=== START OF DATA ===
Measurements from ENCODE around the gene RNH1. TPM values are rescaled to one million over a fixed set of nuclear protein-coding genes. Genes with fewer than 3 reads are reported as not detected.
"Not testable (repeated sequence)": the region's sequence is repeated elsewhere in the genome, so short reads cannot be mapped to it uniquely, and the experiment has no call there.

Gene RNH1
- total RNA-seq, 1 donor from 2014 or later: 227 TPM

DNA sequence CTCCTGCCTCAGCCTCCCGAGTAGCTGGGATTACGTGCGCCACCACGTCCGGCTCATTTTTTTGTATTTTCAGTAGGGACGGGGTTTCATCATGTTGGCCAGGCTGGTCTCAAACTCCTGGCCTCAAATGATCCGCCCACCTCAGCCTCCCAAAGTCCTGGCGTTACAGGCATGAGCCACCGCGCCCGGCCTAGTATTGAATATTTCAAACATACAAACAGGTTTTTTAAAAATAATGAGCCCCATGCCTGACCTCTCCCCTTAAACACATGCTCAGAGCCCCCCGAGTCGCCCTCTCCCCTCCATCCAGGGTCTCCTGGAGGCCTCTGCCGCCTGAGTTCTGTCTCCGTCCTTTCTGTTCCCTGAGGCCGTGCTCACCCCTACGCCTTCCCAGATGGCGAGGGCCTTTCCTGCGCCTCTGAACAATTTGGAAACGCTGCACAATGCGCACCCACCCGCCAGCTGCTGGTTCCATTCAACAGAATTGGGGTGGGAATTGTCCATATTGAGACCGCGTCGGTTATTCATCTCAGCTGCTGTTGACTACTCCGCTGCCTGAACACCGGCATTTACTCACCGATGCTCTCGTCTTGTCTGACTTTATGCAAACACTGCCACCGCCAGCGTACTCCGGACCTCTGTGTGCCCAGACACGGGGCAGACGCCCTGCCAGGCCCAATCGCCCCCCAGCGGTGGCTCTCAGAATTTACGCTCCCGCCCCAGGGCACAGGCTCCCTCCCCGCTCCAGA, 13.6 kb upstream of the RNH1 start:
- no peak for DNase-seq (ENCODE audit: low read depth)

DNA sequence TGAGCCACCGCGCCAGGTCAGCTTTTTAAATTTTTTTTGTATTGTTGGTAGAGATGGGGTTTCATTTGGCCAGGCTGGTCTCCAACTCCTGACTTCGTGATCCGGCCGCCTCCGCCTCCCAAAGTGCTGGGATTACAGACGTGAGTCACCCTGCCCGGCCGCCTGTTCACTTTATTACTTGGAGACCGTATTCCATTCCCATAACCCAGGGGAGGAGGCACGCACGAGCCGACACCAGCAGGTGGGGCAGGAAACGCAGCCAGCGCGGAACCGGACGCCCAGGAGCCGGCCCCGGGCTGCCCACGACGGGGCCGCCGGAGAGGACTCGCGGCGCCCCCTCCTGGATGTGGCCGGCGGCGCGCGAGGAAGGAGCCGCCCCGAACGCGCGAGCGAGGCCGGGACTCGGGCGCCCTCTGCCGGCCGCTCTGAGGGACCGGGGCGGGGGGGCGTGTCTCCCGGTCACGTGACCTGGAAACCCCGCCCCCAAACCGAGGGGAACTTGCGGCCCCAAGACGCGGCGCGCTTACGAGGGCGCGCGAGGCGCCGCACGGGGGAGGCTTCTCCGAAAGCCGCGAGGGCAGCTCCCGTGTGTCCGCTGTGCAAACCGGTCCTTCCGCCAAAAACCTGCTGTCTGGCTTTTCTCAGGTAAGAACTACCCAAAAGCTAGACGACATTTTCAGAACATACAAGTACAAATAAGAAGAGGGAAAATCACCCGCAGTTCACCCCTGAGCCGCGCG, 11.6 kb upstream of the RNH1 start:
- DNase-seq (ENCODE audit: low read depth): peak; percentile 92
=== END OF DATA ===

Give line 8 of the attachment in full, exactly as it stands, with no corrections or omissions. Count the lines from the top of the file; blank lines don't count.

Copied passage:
- DNase-seq (ENCODE audit: low read depth): peak; percentile 92